Chorus:
Jerusalem, our happy home
When shall we come to thee?
When shall our sorrows have an end?
Thy joys when shall we see?

They see no one that sent her there
Their palms spring from the ground
No tongue can tell, no heart can think
What joys do there abound

Forever more the trees perfumed
And ever more they spring
And ever more the saints are glad
And ever more they sing

Fair Magdalene, she has less moan
Likewise there she does sing
The happy saints in harmony
Through every street doth ring

Fair Magdalene hath dried her tears
She'll sing no more to thee
Nor wet the ringlets of her hair
To wash her saviour's feet

#47 ::: Fragano Ledgister ::: (view all by) ::: January 02, 2017, 03:45 PM:

For forty years, this song of Bunny Wailer's, The Old Dragon has been an anthem of struggle and resistance in my mind.

#48 ::: Fragano Ledgister ::: (view all by) ::: January 02, 2017, 03:51 PM:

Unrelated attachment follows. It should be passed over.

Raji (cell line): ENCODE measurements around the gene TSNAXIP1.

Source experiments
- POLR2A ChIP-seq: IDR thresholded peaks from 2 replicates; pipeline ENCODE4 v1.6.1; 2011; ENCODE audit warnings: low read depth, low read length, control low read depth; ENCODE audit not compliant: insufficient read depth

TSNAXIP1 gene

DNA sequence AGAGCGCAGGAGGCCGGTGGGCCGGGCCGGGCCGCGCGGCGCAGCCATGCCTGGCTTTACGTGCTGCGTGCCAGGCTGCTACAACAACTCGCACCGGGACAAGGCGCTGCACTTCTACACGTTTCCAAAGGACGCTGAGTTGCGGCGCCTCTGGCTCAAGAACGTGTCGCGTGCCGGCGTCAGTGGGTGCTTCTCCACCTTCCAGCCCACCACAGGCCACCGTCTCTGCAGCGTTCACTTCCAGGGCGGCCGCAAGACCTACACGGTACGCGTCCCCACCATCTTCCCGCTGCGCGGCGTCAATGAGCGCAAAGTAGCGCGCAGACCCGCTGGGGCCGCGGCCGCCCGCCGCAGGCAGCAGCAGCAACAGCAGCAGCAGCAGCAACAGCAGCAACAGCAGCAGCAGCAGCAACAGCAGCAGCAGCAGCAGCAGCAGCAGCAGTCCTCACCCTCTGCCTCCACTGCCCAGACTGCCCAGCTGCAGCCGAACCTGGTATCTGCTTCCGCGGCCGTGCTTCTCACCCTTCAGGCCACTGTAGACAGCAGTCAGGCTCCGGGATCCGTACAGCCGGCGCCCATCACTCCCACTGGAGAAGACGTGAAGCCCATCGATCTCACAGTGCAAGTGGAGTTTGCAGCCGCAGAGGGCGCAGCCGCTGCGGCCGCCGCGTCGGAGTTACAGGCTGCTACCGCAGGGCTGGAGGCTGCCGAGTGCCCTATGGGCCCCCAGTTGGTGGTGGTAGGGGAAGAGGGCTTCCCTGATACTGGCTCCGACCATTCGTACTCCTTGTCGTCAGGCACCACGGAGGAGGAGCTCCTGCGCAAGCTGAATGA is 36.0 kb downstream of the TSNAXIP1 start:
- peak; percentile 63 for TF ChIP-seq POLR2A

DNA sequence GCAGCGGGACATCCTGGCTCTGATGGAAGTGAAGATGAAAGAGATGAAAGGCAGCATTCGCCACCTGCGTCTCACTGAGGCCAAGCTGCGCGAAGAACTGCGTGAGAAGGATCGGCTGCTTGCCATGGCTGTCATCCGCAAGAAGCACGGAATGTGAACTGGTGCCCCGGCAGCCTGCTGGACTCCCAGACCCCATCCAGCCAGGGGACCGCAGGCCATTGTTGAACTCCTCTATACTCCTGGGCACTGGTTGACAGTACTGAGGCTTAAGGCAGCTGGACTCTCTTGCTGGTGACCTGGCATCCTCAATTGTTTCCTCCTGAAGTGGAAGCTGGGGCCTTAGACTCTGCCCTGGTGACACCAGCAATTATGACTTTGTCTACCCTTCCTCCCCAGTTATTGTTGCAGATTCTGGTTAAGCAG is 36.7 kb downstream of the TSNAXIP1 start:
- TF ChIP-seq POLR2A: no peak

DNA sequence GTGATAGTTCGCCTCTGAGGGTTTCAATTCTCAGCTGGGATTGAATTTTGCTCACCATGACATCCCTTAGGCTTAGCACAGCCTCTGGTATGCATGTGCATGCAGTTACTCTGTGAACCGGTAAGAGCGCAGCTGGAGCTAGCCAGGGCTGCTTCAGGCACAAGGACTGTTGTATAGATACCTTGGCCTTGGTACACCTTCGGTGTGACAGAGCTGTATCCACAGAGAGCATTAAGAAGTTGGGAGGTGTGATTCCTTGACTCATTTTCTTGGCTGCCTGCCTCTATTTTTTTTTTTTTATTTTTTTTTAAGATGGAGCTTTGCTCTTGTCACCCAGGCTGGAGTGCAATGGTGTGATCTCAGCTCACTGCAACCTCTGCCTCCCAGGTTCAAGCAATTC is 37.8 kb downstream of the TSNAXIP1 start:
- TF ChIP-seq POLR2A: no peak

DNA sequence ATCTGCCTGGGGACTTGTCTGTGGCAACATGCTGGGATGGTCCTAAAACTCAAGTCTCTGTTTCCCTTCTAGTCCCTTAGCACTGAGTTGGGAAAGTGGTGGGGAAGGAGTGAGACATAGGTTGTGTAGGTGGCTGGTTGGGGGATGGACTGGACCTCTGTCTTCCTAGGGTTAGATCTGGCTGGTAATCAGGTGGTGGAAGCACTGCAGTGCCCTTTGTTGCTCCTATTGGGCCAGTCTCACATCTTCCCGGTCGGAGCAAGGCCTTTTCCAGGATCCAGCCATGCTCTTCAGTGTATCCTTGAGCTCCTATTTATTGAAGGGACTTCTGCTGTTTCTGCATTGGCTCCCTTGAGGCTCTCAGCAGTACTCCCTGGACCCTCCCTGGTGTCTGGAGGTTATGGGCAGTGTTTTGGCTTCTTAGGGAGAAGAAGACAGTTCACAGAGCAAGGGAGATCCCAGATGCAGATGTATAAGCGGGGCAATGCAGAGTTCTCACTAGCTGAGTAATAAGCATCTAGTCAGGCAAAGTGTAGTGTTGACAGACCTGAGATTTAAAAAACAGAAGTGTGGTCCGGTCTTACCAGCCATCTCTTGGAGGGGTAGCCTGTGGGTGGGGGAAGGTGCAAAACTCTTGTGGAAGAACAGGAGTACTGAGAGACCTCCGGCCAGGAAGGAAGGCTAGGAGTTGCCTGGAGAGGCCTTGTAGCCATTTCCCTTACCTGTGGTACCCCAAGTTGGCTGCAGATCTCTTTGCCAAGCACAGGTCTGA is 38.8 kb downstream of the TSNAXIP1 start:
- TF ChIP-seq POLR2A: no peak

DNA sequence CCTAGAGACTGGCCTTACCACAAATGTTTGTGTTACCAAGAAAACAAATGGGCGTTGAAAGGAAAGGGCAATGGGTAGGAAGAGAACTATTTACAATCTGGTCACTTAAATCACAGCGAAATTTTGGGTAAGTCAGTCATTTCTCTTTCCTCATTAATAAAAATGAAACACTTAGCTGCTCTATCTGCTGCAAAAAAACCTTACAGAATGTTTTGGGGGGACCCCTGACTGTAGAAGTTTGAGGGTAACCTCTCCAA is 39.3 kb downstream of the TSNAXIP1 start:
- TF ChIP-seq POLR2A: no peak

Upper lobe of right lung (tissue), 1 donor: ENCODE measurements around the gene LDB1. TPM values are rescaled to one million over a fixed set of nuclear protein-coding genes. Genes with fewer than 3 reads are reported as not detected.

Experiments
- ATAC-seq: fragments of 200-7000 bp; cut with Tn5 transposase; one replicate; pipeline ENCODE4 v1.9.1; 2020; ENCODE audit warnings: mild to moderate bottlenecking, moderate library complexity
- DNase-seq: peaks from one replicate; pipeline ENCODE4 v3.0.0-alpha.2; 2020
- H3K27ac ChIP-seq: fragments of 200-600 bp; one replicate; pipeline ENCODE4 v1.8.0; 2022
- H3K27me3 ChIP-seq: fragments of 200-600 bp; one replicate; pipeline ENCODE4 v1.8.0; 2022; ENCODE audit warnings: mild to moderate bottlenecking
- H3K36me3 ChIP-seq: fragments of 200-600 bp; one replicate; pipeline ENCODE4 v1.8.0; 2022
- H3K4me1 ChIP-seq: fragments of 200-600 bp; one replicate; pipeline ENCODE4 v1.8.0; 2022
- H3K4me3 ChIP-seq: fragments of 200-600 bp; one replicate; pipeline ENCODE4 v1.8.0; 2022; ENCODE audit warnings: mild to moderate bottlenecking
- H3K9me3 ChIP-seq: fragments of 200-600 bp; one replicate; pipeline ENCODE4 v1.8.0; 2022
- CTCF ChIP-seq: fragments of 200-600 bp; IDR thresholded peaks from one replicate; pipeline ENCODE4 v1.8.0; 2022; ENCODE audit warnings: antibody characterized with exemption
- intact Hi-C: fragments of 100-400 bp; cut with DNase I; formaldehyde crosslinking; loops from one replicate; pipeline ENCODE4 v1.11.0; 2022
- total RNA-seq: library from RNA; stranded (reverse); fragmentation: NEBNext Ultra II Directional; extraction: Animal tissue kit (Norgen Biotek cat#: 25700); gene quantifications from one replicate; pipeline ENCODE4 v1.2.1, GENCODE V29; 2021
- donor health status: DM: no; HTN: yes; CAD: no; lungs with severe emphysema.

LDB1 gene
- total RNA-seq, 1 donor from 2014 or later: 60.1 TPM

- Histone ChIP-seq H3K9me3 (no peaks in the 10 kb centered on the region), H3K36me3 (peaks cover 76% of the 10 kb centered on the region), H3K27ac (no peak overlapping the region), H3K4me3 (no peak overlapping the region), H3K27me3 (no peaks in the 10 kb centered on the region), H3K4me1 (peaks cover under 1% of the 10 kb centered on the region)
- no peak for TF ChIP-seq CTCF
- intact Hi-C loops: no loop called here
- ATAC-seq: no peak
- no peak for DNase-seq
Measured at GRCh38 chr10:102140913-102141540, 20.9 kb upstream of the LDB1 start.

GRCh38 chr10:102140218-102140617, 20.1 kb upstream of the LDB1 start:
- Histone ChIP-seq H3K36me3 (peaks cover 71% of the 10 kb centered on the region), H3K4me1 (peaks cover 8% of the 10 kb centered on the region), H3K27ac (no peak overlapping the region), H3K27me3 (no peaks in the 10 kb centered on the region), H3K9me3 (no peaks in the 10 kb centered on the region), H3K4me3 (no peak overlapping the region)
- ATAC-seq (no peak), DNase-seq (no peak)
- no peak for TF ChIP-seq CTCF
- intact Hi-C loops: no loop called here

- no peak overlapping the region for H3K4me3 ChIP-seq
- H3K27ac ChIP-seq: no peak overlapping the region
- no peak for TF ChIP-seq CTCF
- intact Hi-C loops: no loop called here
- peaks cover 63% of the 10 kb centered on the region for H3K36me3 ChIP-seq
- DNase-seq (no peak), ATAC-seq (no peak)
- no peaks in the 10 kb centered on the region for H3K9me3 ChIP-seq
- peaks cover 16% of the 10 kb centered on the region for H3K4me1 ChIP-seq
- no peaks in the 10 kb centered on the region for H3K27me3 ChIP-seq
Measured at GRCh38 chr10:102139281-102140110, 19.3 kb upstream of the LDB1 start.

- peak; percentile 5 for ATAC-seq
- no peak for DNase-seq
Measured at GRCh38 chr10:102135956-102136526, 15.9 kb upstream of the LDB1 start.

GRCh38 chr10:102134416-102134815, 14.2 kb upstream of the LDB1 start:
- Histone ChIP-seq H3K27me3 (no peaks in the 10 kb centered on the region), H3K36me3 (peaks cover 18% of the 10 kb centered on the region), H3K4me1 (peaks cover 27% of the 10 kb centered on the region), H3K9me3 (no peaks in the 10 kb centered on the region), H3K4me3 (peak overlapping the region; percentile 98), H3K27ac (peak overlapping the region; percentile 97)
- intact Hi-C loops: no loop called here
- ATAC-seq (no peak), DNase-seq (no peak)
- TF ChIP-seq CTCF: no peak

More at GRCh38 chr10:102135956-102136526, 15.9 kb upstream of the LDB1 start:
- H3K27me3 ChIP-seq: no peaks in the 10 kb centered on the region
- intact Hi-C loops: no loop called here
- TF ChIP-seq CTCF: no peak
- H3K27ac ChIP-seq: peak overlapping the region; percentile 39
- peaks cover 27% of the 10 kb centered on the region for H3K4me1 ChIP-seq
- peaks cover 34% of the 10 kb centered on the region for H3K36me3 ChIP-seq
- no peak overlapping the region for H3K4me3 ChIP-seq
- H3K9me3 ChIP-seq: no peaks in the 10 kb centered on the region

And as Bunny said, you've got to rise up and trample the dragon, get the dragon 'fore the dragon get you.

#49 ::: Doug K ::: (view all by) ::: January 04, 2017, 03:16 PM:

I like Joni Mitchell's Moon at the Window,
lyrics,
http://jonimitchell.com/music/song.cfm?id=156

TIL this is a reference to a poem by Buddhist monk Ryōkan,
nusutto ni / torinokosareshi / mado no tsuki

The thief left it behind:
the moon
at my window.

https://www.youtube.com/watch?v=ISfEs32wLMw

At Obama's first election I proposed Caravan of Love by the Housemartins. It still seems relevant, though aspirational rather than hopeful now.
https://www.youtube.com/watch?v=ehfiQd7lcPY

#50 ::: Jacque ::: (view all by) ::: January 13, 2017, 08:51 PM:

Okay, now this just makes me happy:

Prisencolinensinainciusol, (MinaCelentano con Roberto Bolle). For extra added silliness, con un accento Italiano.